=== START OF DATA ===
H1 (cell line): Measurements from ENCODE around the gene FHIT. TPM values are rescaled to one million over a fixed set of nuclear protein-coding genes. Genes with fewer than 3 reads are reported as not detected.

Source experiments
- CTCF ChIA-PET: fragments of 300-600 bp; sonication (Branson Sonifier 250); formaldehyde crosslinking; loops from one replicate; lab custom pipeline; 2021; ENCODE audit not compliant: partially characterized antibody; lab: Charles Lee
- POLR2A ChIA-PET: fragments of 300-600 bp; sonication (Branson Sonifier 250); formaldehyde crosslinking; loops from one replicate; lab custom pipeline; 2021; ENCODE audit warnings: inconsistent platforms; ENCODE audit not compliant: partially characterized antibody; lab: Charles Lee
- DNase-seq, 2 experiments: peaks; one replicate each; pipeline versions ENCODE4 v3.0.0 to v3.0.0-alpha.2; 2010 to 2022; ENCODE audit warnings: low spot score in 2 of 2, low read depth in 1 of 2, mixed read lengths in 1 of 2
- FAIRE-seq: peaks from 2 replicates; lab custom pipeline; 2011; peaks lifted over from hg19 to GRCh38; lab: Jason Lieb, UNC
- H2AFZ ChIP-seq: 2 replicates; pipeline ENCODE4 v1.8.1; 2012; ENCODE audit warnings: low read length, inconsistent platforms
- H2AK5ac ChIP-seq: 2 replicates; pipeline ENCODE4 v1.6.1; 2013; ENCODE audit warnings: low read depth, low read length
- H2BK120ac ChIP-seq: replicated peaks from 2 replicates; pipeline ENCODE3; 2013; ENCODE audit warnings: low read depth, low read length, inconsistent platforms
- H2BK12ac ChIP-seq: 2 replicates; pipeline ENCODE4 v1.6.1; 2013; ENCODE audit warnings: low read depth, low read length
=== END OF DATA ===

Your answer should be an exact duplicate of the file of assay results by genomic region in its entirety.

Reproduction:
H1 (cell line): Measurements from ENCODE around the gene FHIT. TPM values are rescaled to one million over a fixed set of nuclear protein-coding genes. Genes with fewer than 3 reads are reported as not detected.

Source experiments
- CTCF ChIA-PET: fragments of 300-600 bp; sonication (Branson Sonifier 250); formaldehyde crosslinking; loops from one replicate; lab custom pipeline; 2021; ENCODE audit not compliant: partially characterized antibody; lab: Charles Lee
- POLR2A ChIA-PET: fragments of 300-600 bp; sonication (Branson Sonifier 250); formaldehyde crosslinking; loops from one replicate; lab custom pipeline; 2021; ENCODE audit warnings: inconsistent platforms; ENCODE audit not compliant: partially characterized antibody; lab: Charles Lee
- DNase-seq, 2 experiments: peaks; one replicate each; pipeline versions ENCODE4 v3.0.0 to v3.0.0-alpha.2; 2010 to 2022; ENCODE audit warnings: low spot score in 2 of 2, low read depth in 1 of 2, mixed read lengths in 1 of 2
- FAIRE-seq: peaks from 2 replicates; lab custom pipeline; 2011; peaks lifted over from hg19 to GRCh38; lab: Jason Lieb, UNC
- H2AFZ ChIP-seq: 2 replicates; pipeline ENCODE4 v1.8.1; 2012; ENCODE audit warnings: low read length, inconsistent platforms
- H2AK5ac ChIP-seq: 2 replicates; pipeline ENCODE4 v1.6.1; 2013; ENCODE audit warnings: low read depth, low read length
- H2BK120ac ChIP-seq: replicated peaks from 2 replicates; pipeline ENCODE3; 2013; ENCODE audit warnings: low read depth, low read length, inconsistent platforms
- H2BK12ac ChIP-seq: 2 replicates; pipeline ENCODE4 v1.6.1; 2013; ENCODE audit warnings: low read depth, low read length